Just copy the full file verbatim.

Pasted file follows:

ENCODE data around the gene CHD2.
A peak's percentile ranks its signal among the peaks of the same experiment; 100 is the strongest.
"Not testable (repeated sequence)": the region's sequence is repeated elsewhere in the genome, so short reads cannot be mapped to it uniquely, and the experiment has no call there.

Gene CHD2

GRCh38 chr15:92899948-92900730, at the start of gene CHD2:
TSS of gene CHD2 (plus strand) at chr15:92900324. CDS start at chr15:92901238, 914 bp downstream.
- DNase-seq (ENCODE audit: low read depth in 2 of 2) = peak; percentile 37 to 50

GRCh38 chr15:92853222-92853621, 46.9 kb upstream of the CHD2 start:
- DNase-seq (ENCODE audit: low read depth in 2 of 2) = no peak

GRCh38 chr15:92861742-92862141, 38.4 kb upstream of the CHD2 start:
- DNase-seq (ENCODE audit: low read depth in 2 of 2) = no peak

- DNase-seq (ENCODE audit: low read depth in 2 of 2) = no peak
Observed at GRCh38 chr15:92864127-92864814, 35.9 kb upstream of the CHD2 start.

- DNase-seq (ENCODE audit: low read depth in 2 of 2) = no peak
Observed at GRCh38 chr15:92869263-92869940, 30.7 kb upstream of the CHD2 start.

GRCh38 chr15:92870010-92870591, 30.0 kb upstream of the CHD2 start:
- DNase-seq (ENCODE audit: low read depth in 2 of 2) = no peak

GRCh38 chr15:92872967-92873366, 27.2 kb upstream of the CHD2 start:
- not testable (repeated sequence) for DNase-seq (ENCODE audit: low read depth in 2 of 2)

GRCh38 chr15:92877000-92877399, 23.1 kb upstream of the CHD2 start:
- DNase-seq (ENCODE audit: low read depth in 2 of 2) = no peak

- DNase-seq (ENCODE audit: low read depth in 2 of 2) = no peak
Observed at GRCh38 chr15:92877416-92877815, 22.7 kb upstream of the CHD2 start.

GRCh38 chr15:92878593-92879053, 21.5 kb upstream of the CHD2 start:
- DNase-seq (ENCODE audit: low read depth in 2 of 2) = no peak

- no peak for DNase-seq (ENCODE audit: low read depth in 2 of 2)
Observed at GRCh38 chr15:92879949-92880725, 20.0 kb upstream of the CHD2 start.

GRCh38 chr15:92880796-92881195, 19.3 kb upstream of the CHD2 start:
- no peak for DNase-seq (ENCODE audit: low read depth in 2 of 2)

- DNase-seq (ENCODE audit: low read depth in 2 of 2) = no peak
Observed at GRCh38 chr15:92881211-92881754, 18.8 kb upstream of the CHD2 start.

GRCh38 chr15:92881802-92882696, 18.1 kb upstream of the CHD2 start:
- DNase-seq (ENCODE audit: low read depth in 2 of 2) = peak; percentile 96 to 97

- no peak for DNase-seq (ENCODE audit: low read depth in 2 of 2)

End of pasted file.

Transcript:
ENCODE data around the gene CHD2.
A peak's percentile ranks its signal among the peaks of the same experiment; 100 is the strongest.
"Not testable (repeated sequence)": the region's sequence is repeated elsewhere in the genome, so short reads cannot be mapped to it uniquely, and the experiment has no call there.

Gene CHD2

GRCh38 chr15:92899948-92900730, at the start of gene CHD2:
TSS of gene CHD2 (plus strand) at chr15:92900324. CDS start at chr15:92901238, 914 bp downstream.
- DNase-seq (ENCODE audit: low read depth in 2 of 2) = peak; percentile 37 to 50

GRCh38 chr15:92853222-92853621, 46.9 kb upstream of the CHD2 start:
- DNase-seq (ENCODE audit: low read depth in 2 of 2) = no peak

GRCh38 chr15:92861742-92862141, 38.4 kb upstream of the CHD2 start:
- DNase-seq (ENCODE audit: low read depth in 2 of 2) = no peak

- DNase-seq (ENCODE audit: low read depth in 2 of 2) = no peak
Observed at GRCh38 chr15:92864127-92864814, 35.9 kb upstream of the CHD2 start.

- DNase-seq (ENCODE audit: low read depth in 2 of 2) = no peak
Observed at GRCh38 chr15:92869263-92869940, 30.7 kb upstream of the CHD2 start.

GRCh38 chr15:92870010-92870591, 30.0 kb upstream of the CHD2 start:
- DNase-seq (ENCODE audit: low read depth in 2 of 2) = no peak

GRCh38 chr15:92872967-92873366, 27.2 kb upstream of the CHD2 start:
- not testable (repeated sequence) for DNase-seq (ENCODE audit: low read depth in 2 of 2)

GRCh38 chr15:92877000-92877399, 23.1 kb upstream of the CHD2 start:
- DNase-seq (ENCODE audit: low read depth in 2 of 2) = no peak

- DNase-seq (ENCODE audit: low read depth in 2 of 2) = no peak
Observed at GRCh38 chr15:92877416-92877815, 22.7 kb upstream of the CHD2 start.

GRCh38 chr15:92878593-92879053, 21.5 kb upstream of the CHD2 start:
- DNase-seq (ENCODE audit: low read depth in 2 of 2) = no peak

- no peak for DNase-seq (ENCODE audit: low read depth in 2 of 2)
Observed at GRCh38 chr15:92879949-92880725, 20.0 kb upstream of the CHD2 start.

GRCh38 chr15:92880796-92881195, 19.3 kb upstream of the CHD2 start:
- no peak for DNase-seq (ENCODE audit: low read depth in 2 of 2)

- DNase-seq (ENCODE audit: low read depth in 2 of 2) = no peak
Observed at GRCh38 chr15:92881211-92881754, 18.8 kb upstream of the CHD2 start.

GRCh38 chr15:92881802-92882696, 18.1 kb upstream of the CHD2 start:
- DNase-seq (ENCODE audit: low read depth in 2 of 2) = peak; percentile 96 to 97

- no peak for DNase-seq (ENCODE audit: low read depth in 2 of 2)